This holiday season, stores will be stocked with every imaginable type of toy. Unfortunately, toys that emit noise may increase the risk of hearing loss among our youngest citizens. The loudest offenders include cap guns, talking dolls, vehicles with horns and sirens, walkie-talkies, musical instruments and toys with cranks...according to the American Speech-Language-Hearing Association (ASHA).
Toys are now required by the American Society of Testing and Materials to meet an acoustic standard, producing no more than 85 decibels at 50 centimeters from the surface of the toy. However, as the Sight & Hearing Association (SHA) points out, 50 centimeters is the average arm length of an adult. Children have much shorter arms and often hold these toys close to their face or next to their ears.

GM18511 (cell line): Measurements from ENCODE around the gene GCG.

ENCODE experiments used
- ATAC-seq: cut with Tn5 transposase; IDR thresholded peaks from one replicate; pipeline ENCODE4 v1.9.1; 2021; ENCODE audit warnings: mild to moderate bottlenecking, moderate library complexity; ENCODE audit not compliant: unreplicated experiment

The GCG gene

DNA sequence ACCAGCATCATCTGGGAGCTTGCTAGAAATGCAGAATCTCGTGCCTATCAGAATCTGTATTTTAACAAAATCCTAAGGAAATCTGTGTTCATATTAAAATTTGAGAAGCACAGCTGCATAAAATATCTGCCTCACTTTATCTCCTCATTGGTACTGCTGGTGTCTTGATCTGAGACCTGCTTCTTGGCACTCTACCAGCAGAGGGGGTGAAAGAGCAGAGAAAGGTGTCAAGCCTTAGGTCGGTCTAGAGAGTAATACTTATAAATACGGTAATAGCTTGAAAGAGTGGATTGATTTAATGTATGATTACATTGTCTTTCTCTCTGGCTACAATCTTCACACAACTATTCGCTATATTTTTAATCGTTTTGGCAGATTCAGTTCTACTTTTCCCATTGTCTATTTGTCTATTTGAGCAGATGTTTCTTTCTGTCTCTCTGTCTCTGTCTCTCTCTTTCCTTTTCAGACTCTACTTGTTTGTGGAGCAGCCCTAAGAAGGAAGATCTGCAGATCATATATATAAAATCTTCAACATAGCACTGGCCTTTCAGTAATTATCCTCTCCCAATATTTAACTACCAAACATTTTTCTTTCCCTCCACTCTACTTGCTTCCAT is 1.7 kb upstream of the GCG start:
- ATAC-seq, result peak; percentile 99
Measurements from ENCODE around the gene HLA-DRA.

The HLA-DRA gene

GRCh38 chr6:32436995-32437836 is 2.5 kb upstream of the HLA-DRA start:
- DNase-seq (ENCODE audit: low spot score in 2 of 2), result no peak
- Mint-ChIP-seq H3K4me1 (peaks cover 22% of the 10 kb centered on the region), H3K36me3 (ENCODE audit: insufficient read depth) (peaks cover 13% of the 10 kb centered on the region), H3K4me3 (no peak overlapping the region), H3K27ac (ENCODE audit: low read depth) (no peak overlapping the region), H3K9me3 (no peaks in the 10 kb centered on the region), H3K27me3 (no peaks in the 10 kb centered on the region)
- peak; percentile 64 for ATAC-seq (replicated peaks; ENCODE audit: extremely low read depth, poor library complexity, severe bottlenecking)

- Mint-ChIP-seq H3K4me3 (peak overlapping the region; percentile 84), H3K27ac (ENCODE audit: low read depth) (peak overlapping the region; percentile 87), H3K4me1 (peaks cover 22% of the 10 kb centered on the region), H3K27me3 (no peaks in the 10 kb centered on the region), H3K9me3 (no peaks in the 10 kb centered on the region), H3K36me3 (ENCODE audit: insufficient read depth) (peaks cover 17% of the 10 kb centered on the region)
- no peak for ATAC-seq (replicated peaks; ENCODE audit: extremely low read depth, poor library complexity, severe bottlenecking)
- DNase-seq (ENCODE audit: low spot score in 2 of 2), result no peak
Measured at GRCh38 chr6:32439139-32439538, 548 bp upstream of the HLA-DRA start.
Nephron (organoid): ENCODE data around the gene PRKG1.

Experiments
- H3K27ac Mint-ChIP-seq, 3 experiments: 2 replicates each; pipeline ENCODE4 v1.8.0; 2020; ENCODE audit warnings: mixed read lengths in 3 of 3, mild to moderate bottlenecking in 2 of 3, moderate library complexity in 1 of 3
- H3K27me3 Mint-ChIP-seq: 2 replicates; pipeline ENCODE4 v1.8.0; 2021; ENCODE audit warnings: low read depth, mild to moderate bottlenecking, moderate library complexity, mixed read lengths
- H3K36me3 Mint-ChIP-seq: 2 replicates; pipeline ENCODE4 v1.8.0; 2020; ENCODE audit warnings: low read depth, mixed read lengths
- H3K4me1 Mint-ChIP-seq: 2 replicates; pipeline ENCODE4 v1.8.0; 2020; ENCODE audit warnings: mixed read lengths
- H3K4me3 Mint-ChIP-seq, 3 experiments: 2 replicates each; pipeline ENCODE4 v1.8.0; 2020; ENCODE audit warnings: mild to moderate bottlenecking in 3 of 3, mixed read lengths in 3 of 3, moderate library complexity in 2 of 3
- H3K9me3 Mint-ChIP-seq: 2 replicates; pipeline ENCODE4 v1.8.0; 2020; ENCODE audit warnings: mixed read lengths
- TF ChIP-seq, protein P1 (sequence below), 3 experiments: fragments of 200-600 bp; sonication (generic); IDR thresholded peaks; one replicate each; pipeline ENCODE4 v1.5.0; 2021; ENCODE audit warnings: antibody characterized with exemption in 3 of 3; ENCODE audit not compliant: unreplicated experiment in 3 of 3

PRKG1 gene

In addition, a number of toys tested by SHA in 2015 exceeded the 85 dB threshold. Two of them emitted more than 100 decibels, which is loud enough to damage hearing in less than 15 minutes if the toy is close to the child’s ear. Even toys that generate lower sound levels can be harmful over an extended period of time.
ASHA advises adults to consider the sound level of a toy before buying it. “If the toy sounds loud, don’t buy it.” Each year in late November, SHA (www.sightandhearing.org) releases its “Annual Noisy Toys List,” to help guide your holiday shopping decisions.
Lastly, if your child or grandchild already has a loud toy, remove the batteries, or reduce the sound level by placing clear packing tape over the speaker.
To establish a baseline for your child's hearing, find a provider to schedule an appointment today!